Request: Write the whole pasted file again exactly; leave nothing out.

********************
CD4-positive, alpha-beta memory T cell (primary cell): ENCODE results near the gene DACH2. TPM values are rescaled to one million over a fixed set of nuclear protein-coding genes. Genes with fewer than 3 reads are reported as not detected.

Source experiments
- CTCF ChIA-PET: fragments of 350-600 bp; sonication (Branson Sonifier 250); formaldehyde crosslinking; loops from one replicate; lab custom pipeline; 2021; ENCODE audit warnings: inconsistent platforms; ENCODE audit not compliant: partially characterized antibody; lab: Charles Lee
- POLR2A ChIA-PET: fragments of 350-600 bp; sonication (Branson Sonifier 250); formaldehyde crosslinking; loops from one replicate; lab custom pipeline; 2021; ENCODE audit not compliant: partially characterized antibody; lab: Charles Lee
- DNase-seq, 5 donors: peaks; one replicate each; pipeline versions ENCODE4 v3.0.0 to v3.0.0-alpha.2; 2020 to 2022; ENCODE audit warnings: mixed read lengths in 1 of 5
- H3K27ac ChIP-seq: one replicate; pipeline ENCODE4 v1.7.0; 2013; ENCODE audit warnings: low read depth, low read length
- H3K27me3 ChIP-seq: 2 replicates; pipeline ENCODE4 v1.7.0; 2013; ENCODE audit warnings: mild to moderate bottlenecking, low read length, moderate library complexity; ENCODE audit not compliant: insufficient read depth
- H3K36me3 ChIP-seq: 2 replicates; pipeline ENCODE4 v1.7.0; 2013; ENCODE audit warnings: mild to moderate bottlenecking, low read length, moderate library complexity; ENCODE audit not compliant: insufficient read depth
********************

CD4-positive, alpha-beta memory T cell (primary cell): ENCODE results near the gene DACH2. TPM values are rescaled to one million over a fixed set of nuclear protein-coding genes. Genes with fewer than 3 reads are reported as not detected.

Source experiments
- CTCF ChIA-PET: fragments of 350-600 bp; sonication (Branson Sonifier 250); formaldehyde crosslinking; loops from one replicate; lab custom pipeline; 2021; ENCODE audit warnings: inconsistent platforms; ENCODE audit not compliant: partially characterized antibody; lab: Charles Lee
- POLR2A ChIA-PET: fragments of 350-600 bp; sonication (Branson Sonifier 250); formaldehyde crosslinking; loops from one replicate; lab custom pipeline; 2021; ENCODE audit not compliant: partially characterized antibody; lab: Charles Lee
- DNase-seq, 5 donors: peaks; one replicate each; pipeline versions ENCODE4 v3.0.0 to v3.0.0-alpha.2; 2020 to 2022; ENCODE audit warnings: mixed read lengths in 1 of 5
- H3K27ac ChIP-seq: one replicate; pipeline ENCODE4 v1.7.0; 2013; ENCODE audit warnings: low read depth, low read length
- H3K27me3 ChIP-seq: 2 replicates; pipeline ENCODE4 v1.7.0; 2013; ENCODE audit warnings: mild to moderate bottlenecking, low read length, moderate library complexity; ENCODE audit not compliant: insufficient read depth
- H3K36me3 ChIP-seq: 2 replicates; pipeline ENCODE4 v1.7.0; 2013; ENCODE audit warnings: mild to moderate bottlenecking, low read length, moderate library complexity; ENCODE audit not compliant: insufficient read depth